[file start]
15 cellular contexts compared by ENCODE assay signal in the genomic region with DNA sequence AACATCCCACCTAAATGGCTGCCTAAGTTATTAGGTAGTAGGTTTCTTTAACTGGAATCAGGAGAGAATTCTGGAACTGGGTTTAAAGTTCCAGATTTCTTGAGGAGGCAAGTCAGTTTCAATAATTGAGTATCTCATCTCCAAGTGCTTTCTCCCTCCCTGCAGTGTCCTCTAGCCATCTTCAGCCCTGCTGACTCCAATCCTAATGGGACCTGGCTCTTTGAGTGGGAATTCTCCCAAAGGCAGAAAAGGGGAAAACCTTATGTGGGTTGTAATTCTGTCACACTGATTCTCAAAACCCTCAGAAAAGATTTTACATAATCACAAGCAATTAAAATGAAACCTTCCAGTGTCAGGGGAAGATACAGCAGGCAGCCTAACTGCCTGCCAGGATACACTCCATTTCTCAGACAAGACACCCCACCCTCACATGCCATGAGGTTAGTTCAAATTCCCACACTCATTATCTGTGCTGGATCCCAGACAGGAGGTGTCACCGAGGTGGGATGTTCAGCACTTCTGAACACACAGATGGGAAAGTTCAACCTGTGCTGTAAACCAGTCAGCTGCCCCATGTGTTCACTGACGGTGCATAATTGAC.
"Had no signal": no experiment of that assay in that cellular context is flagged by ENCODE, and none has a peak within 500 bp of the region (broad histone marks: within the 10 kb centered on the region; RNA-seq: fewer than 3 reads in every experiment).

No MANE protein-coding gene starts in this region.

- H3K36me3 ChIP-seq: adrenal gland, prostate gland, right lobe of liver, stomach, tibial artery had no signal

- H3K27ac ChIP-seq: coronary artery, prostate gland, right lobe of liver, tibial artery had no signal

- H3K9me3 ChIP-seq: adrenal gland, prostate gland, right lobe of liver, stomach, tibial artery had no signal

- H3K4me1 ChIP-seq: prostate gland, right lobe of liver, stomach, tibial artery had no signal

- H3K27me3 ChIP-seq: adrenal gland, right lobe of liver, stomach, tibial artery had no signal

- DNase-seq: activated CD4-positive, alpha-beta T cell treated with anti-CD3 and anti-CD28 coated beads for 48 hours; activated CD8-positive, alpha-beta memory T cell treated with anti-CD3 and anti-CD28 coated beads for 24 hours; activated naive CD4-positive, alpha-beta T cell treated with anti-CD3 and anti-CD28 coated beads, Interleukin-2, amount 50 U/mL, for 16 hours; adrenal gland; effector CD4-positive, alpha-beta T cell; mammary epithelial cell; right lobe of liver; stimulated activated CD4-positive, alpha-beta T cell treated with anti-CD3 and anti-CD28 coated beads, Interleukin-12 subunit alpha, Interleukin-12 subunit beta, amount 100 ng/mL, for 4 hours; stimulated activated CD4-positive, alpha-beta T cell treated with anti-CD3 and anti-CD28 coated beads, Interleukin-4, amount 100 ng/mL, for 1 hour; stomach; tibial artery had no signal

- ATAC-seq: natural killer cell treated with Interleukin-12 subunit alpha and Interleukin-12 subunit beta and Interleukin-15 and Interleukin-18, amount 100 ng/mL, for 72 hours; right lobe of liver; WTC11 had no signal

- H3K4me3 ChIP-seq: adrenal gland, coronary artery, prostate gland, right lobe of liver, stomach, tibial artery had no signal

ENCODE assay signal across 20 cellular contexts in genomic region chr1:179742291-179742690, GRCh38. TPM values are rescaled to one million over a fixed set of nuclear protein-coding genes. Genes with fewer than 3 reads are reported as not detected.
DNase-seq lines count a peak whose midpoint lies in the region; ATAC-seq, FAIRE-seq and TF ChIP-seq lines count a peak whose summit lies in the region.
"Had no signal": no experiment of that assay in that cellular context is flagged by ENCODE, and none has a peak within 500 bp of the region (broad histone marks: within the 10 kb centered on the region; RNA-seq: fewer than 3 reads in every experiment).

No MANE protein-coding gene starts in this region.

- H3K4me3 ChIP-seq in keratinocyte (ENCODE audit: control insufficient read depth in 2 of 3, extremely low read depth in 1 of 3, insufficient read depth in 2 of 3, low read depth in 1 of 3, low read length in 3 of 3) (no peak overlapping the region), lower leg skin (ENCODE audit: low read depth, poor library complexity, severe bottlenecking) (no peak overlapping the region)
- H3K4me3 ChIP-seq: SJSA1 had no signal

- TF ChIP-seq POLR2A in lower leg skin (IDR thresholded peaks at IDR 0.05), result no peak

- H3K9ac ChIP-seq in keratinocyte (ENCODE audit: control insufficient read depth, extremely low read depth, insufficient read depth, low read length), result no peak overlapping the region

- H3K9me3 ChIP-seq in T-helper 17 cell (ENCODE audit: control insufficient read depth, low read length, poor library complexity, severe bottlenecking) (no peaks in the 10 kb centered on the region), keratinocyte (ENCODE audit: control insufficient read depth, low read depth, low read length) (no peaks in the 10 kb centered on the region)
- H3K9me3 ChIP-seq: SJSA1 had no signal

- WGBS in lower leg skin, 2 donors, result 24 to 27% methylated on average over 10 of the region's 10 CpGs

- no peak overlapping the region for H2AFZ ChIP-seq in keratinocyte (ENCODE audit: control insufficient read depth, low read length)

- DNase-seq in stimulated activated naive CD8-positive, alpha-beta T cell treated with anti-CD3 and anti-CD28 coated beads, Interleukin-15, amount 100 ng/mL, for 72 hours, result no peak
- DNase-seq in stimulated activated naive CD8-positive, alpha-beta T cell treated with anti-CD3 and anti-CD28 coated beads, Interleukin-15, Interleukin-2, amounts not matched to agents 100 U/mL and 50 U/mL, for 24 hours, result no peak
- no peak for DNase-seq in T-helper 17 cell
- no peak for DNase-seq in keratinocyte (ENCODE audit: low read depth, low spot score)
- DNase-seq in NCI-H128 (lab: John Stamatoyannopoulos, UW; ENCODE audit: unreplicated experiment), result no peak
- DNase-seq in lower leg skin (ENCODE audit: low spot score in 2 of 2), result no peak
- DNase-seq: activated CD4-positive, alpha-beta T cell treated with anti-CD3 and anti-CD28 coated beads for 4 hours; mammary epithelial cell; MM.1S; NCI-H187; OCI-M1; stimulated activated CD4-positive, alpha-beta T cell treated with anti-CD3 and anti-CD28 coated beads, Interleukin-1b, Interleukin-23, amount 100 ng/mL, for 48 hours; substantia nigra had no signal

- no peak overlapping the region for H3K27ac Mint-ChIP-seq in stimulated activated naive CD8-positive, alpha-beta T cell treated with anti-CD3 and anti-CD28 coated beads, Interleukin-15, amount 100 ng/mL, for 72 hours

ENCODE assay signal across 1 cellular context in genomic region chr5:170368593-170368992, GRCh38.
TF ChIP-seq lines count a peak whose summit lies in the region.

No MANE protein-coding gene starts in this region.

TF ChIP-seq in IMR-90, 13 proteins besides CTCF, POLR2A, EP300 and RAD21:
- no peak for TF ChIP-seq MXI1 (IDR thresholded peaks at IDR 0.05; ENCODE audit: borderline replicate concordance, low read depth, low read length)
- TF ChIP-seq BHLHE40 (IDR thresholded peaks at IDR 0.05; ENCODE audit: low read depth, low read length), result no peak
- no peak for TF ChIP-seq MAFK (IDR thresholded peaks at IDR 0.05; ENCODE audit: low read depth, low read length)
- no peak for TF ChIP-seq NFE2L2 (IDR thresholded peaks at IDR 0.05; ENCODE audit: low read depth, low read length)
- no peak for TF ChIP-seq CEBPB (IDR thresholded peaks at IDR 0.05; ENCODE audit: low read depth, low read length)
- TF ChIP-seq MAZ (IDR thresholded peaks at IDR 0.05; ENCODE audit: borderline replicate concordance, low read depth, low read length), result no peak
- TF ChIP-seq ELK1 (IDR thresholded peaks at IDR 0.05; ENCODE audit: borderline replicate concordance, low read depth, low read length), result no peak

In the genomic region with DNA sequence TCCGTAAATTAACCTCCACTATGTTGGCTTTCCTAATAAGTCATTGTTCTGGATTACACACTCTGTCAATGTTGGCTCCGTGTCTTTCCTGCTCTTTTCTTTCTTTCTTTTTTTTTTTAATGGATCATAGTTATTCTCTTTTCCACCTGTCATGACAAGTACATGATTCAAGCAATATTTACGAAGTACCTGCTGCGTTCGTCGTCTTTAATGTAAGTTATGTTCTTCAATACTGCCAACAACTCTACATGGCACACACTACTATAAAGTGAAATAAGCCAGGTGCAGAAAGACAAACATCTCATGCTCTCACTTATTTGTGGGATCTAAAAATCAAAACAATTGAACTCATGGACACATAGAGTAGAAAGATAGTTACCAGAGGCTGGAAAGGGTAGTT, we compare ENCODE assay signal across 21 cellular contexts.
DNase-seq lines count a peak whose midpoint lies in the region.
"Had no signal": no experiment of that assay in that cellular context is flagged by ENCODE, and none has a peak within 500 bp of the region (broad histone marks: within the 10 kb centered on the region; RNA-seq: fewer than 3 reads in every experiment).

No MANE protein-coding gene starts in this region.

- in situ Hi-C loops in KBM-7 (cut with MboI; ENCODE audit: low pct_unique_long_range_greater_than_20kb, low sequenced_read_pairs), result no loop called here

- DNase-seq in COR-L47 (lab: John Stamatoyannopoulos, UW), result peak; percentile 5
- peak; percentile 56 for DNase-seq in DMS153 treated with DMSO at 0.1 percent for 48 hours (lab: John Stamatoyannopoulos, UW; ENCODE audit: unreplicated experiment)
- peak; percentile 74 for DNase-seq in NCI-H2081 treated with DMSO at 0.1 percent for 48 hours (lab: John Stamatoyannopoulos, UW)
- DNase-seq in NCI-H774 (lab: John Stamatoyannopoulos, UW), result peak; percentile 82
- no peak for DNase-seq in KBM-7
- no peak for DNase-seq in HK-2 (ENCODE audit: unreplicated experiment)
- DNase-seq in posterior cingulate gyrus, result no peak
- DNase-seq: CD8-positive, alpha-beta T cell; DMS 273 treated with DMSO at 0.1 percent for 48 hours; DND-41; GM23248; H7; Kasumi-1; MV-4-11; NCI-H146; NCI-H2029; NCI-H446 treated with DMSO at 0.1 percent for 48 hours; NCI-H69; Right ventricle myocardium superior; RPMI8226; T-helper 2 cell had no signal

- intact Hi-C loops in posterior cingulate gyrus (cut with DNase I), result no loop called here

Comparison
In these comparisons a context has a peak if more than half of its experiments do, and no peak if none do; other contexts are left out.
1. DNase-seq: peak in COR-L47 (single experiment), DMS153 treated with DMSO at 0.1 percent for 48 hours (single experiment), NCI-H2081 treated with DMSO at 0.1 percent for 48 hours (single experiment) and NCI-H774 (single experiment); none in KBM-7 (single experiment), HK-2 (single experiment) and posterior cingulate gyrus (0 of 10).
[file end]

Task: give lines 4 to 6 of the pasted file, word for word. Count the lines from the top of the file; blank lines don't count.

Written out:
- H3K36me3 ChIP-seq: adrenal gland, prostate gland, right lobe of liver, stomach, tibial artery had no signal

- H3K27ac ChIP-seq: coronary artery, prostate gland, right lobe of liver, tibial artery had no signal

- H3K9me3 ChIP-seq: adrenal gland, prostate gland, right lobe of liver, stomach, tibial artery had no signal